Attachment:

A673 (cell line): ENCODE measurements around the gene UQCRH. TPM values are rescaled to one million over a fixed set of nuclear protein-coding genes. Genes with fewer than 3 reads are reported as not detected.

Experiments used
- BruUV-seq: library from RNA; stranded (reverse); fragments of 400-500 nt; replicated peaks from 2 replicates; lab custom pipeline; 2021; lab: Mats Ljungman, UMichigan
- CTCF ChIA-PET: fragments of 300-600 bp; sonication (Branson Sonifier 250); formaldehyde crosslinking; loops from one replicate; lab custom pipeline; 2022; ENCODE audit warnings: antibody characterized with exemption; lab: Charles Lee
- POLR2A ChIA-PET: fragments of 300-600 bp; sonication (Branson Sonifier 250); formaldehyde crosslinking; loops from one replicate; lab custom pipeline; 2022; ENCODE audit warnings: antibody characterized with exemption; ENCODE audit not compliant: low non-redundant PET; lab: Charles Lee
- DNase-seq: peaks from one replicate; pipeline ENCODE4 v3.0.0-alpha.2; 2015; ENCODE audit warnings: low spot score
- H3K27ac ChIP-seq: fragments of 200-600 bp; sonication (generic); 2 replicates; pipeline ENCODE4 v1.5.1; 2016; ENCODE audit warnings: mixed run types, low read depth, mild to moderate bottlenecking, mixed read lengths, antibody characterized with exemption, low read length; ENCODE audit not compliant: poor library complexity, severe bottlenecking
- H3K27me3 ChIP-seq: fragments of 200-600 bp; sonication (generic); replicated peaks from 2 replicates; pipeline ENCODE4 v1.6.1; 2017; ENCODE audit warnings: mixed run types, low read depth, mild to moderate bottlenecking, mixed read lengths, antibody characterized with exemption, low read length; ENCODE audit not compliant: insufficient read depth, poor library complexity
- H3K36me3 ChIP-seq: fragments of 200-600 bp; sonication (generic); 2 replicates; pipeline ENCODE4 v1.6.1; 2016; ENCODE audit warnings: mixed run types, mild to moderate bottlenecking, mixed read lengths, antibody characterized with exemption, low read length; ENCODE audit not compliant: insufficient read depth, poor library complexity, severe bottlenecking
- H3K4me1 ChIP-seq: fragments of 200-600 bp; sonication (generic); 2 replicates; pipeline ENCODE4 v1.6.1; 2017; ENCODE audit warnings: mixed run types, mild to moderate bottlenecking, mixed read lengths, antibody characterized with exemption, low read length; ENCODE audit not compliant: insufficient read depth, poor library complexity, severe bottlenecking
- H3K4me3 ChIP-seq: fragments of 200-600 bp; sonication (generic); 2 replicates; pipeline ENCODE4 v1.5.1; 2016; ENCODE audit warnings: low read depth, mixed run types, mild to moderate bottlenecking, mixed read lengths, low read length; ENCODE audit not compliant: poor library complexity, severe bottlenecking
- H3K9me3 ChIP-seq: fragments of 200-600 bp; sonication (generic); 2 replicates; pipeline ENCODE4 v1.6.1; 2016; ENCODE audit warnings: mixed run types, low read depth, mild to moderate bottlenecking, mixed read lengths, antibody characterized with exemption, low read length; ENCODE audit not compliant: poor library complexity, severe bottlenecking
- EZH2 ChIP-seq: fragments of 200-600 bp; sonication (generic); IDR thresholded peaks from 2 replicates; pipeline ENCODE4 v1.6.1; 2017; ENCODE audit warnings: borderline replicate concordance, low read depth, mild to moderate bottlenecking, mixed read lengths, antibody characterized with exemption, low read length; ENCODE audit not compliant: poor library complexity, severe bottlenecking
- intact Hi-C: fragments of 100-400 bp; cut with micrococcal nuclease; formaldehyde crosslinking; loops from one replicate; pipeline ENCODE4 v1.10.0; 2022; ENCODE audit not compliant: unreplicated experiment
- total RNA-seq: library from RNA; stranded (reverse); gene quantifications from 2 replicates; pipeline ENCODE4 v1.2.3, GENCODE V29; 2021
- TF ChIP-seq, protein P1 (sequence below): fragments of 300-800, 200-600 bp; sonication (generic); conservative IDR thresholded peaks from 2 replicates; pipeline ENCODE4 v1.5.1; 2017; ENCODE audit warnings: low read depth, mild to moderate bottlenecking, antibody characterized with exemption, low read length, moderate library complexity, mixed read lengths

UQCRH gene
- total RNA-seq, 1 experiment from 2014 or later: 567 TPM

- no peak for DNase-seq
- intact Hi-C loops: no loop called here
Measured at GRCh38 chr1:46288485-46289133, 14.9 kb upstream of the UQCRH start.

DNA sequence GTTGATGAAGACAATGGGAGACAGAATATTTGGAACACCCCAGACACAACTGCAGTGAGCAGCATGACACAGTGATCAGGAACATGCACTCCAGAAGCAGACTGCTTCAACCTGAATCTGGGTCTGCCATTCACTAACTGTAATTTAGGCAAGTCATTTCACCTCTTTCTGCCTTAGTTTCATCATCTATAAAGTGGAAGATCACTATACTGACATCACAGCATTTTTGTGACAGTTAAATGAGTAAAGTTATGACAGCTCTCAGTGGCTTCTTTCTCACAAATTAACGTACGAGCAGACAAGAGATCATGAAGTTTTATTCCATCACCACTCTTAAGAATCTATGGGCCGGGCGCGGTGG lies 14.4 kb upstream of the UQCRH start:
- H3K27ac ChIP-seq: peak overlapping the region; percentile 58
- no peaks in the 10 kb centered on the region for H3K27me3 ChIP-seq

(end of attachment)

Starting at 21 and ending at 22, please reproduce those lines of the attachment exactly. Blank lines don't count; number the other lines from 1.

Measured at GRCh38 chr1:46288485-46289133, 14.9 kb upstream of the UQCRH start.

DNA sequence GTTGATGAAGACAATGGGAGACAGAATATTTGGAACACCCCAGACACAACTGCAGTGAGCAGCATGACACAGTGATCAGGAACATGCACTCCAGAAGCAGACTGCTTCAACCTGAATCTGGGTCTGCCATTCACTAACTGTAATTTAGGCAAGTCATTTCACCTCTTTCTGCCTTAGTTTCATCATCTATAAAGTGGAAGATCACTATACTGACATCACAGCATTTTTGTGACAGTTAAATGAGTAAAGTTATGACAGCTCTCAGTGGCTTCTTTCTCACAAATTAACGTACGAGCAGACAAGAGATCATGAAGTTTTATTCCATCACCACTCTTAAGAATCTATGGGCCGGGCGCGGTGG lies 14.4 kb upstream of the UQCRH start: